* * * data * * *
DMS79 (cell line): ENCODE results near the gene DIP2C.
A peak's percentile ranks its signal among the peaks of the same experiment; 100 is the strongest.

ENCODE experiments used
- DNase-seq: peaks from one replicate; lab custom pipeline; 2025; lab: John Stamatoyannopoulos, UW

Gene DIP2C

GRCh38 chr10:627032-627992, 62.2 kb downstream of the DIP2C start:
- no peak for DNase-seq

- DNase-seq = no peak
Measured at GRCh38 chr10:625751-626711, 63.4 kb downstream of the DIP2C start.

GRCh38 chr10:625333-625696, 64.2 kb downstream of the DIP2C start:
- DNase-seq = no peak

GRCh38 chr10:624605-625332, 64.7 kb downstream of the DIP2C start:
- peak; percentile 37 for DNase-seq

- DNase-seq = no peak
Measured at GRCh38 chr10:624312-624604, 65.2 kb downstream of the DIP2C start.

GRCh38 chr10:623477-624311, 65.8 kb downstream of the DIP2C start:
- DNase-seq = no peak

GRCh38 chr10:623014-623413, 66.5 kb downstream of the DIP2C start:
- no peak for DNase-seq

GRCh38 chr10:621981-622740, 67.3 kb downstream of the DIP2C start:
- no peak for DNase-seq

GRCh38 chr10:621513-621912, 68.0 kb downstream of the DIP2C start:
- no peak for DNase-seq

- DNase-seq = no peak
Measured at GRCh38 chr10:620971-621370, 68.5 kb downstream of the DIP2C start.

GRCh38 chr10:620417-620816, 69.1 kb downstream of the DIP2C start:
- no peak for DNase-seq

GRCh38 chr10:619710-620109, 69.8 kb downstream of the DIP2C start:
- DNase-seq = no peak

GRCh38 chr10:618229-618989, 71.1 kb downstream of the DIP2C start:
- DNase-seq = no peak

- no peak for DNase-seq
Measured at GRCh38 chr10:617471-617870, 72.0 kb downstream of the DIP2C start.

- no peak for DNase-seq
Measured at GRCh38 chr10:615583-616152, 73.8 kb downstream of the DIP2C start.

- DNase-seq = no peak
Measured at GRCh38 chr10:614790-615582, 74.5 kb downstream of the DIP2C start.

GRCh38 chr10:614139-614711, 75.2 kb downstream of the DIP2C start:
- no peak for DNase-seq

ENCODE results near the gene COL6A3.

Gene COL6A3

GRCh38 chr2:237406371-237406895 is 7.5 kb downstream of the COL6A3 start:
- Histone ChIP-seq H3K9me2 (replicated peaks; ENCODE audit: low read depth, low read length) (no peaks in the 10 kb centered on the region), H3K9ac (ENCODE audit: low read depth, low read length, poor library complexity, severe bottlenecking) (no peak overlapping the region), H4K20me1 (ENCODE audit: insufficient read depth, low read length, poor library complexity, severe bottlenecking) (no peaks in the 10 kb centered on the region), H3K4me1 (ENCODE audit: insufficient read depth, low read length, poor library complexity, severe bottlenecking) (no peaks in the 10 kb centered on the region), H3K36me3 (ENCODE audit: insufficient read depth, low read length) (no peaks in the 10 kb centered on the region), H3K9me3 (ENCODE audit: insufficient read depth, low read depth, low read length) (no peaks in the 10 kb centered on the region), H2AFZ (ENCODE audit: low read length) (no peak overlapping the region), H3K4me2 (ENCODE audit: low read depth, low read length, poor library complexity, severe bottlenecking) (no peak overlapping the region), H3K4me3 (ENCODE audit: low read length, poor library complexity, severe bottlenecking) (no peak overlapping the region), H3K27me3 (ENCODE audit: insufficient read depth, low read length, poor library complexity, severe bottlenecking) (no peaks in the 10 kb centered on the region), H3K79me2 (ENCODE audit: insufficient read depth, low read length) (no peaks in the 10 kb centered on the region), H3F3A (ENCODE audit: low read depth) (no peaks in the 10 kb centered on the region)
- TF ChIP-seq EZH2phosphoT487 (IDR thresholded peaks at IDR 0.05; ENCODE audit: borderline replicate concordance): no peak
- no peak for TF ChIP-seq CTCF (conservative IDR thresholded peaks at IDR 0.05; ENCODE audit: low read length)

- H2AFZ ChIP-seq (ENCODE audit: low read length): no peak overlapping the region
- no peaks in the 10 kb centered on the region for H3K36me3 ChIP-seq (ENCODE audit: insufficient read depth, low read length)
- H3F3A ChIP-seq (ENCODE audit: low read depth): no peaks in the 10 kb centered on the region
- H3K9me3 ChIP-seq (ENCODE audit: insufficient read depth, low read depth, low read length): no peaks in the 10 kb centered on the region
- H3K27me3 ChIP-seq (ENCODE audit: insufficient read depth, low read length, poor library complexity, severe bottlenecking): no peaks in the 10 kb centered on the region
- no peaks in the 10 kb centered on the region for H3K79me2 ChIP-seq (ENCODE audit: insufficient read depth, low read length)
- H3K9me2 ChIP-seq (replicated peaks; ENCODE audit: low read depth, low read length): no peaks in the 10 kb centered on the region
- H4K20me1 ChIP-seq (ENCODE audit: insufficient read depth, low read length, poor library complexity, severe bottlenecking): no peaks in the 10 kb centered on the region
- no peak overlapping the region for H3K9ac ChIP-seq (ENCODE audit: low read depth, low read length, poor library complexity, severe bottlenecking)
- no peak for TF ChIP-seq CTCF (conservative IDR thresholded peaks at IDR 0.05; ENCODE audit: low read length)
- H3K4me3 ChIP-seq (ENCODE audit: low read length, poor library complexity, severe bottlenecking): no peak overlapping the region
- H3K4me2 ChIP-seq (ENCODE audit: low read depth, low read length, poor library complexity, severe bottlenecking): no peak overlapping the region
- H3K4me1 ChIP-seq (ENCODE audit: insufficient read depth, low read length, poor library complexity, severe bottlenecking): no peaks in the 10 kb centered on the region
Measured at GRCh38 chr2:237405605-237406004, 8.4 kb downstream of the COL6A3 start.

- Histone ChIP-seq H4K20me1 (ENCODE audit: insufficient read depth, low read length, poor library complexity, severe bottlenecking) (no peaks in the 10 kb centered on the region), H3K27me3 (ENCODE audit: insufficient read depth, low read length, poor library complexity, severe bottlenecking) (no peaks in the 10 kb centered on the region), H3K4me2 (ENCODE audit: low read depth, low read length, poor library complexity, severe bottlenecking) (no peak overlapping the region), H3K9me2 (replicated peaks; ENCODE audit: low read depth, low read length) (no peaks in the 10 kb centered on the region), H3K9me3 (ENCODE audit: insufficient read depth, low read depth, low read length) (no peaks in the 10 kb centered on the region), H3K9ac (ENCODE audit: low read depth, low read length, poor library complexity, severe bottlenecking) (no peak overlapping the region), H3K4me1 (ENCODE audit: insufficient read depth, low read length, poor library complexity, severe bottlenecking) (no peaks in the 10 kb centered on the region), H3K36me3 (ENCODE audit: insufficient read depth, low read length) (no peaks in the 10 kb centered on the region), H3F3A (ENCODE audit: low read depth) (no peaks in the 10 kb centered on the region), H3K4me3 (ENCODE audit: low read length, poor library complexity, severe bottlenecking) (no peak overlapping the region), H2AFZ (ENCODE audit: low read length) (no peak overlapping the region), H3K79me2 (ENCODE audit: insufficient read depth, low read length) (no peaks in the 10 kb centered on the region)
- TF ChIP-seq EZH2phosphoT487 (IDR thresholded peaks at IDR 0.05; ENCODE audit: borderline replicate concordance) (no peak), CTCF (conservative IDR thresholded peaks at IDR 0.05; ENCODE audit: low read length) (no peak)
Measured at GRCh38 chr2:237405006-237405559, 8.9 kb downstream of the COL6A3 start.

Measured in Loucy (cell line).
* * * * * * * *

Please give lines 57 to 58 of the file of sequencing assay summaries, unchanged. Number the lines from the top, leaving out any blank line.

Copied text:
- H3K4me2 ChIP-seq (ENCODE audit: low read depth, low read length, poor library complexity, severe bottlenecking): no peak overlapping the region
- H3K4me1 ChIP-seq (ENCODE audit: insufficient read depth, low read length, poor library complexity, severe bottlenecking): no peaks in the 10 kb centered on the region